Burn victim identified by maggots on body
WHEN Mexican police found a body in the woods it was burned beyond recognition, its DNA too damaged to be used for identification. Luckily, investigators were able to extract DNA from elsewhere – the digestive systems of maggots that had been feeding on the body. This is the first time that human DNA from a maggot gut has been analysed in this way to successfully identify a victim in a legal case.
Police suspected that the body was that of a woman who had been abducted 10 weeks earlier because they found her high-school graduation ring near the crime scene. But when forensic investigators failed to obtain a decent DNA sample from any of the body’s tissues, they turned to a team of pathologists at the Autonomous University of Nuevo León in San Nicolás, Mexico.
María de Lourdes Chávez-Briones, Marta Ortega-Martínez and their colleagues dissected three maggot larvae collected from the body and extracted the contents of their gastrointestinal tracts. The human DNA they isolated allowed them to determine that the body was female. They then performed a paternity test between this DNA and that of the abducted woman’s father. It revealed a 99.7 per cent chance that she was his daughter (Journal of Forensic Science, doi.org/jdv).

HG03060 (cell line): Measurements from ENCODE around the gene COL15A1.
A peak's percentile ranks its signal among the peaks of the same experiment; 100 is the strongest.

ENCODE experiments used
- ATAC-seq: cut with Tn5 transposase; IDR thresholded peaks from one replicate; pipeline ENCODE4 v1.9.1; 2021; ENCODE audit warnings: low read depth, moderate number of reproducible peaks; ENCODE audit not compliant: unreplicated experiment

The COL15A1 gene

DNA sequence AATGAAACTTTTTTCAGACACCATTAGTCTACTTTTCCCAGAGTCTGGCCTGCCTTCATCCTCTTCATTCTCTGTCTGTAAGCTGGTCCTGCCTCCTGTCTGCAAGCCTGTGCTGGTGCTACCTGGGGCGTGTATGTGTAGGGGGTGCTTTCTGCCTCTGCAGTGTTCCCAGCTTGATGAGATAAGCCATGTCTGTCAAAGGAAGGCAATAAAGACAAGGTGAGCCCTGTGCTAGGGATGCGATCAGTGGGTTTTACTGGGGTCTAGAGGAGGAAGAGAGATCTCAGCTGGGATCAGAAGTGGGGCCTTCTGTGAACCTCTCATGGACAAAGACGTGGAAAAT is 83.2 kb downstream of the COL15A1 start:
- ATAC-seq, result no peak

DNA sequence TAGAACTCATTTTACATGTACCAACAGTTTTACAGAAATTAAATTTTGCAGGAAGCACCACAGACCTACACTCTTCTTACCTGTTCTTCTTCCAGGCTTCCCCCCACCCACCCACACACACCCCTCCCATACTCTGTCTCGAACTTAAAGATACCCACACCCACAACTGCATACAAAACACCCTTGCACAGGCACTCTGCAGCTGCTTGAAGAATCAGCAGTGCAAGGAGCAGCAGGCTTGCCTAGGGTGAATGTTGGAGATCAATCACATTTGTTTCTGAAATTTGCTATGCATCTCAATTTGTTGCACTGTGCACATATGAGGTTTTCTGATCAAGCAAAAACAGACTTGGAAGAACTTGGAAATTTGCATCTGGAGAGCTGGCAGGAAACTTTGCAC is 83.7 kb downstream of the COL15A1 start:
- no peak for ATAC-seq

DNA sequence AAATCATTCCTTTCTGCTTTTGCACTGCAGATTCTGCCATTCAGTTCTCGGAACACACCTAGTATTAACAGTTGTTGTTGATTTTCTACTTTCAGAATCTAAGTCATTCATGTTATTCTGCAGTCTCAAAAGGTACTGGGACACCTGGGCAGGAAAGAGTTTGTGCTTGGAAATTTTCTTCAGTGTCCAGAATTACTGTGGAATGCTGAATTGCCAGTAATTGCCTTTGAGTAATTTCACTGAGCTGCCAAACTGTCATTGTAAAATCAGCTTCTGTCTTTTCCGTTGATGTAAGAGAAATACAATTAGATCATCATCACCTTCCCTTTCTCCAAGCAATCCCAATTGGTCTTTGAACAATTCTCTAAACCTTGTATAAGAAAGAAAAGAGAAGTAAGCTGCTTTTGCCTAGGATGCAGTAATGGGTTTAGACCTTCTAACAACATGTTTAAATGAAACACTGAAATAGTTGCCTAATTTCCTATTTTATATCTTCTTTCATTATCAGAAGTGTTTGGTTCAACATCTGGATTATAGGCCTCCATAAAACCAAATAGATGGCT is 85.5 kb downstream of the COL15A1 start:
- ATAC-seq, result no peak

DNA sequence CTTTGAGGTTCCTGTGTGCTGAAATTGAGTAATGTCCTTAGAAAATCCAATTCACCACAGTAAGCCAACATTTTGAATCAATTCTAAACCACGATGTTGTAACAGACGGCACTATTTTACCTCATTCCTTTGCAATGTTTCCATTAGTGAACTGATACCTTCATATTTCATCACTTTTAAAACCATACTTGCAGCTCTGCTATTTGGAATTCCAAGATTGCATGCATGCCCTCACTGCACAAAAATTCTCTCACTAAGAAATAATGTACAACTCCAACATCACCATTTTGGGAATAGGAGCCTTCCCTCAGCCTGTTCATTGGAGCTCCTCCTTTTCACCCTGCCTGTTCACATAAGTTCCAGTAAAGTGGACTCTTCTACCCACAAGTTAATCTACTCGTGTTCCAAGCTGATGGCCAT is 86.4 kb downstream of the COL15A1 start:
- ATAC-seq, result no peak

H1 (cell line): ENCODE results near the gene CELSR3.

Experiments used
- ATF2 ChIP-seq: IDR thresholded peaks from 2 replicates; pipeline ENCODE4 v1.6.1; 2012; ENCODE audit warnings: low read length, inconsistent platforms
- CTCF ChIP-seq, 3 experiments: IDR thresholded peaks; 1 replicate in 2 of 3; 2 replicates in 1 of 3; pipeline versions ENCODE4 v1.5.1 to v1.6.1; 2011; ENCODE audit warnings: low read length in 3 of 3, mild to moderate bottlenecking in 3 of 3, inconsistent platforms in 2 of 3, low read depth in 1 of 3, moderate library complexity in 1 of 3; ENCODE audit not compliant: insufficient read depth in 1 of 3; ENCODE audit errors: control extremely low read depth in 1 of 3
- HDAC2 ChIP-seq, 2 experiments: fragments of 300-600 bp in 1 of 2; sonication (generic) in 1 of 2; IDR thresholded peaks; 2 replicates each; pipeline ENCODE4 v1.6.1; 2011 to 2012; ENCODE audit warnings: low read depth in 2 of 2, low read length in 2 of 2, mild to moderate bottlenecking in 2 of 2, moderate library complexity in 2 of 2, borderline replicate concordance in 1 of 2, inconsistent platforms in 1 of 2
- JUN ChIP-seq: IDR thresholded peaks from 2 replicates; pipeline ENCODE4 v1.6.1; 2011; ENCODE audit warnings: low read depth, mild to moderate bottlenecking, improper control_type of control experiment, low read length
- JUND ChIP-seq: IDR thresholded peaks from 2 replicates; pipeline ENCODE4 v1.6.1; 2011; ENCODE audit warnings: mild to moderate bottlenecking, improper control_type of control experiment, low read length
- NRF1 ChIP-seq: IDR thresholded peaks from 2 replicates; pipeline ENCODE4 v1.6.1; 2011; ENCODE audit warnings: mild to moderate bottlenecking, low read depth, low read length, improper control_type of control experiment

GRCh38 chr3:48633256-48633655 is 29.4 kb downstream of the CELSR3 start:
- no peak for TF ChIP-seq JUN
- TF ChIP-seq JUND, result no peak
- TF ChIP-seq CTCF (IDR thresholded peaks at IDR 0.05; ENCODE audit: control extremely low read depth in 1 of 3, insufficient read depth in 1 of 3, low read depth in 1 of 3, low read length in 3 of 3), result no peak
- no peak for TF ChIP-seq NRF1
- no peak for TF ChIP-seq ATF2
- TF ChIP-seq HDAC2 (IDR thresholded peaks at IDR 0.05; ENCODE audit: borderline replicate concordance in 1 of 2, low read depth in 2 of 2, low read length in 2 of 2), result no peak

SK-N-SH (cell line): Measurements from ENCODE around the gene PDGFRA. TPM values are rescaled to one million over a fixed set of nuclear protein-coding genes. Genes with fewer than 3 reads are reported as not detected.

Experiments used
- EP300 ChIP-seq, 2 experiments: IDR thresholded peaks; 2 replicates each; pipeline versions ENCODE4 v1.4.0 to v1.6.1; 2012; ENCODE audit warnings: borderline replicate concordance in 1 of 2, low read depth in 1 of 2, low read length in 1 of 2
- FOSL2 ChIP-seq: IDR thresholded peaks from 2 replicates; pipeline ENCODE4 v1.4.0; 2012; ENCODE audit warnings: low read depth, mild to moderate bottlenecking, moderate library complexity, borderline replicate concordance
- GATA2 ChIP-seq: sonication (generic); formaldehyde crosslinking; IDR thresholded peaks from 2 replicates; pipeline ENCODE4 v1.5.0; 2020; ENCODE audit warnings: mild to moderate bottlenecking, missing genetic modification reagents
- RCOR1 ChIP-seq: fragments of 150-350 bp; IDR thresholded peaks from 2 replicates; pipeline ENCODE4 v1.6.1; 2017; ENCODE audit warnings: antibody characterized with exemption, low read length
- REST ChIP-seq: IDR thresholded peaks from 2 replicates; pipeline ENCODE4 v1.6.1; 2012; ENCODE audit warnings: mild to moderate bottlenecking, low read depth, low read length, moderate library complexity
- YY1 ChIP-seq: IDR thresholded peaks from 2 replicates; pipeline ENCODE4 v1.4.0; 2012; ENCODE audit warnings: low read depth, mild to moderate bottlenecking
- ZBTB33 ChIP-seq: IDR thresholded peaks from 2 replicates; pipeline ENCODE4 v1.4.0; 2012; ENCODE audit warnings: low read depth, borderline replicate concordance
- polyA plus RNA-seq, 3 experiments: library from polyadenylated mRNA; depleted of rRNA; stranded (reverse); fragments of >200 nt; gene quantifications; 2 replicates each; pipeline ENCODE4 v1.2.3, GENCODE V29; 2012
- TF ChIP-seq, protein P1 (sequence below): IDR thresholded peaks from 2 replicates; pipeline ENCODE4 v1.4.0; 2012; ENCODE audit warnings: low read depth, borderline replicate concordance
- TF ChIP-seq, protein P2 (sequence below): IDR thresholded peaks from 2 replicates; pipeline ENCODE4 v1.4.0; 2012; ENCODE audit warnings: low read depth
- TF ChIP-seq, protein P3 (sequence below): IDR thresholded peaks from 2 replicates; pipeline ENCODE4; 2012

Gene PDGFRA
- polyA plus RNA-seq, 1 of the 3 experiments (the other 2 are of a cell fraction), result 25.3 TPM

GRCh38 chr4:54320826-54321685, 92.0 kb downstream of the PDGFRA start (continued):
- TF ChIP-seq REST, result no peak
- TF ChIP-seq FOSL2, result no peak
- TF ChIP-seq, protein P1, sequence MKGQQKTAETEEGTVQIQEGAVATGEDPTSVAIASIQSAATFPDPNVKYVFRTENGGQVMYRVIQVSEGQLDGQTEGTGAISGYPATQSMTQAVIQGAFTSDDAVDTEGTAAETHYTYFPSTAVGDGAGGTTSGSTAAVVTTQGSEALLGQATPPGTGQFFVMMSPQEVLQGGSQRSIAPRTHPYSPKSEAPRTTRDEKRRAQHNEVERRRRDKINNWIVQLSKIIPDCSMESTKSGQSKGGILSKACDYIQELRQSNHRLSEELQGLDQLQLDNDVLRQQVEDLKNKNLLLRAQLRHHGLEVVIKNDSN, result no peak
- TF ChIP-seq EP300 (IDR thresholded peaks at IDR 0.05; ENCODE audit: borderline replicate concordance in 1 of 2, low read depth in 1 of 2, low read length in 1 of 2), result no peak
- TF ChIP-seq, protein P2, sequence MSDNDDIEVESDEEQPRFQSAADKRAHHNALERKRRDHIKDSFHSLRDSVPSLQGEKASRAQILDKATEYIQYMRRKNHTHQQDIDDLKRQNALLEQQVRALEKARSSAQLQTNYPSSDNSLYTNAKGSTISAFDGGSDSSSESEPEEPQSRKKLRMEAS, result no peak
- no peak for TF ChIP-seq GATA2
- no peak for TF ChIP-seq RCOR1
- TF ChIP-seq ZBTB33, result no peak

Although it is rare for a body to be so damaged that investigators would have to resort to this technique, there are other instances in which the process could be useful, says Jeffrey Wells of Florida International University in Miami. For instance, a maggot found in a car could be used as evidence that the vehicle had been used to transport a particular corpse.
The past decade has seen a lot of research on isolating human DNA from insects, says Martin Hall of the Natural History Museum in London, but it has only rarely been used in courts. Last year, DNA from the guts of maggots found on a headless corpse and on a head discovered nearby were used as evidence in a Chinese court that the body parts were from the same person (Tropical Biomedicine, vol 28, p 333).
Insects at crime scenes are too often ignored, says Hall. He hopes that the new paper will alert police and pathologists to their potential as crime-fighters.
Källa: New Scientist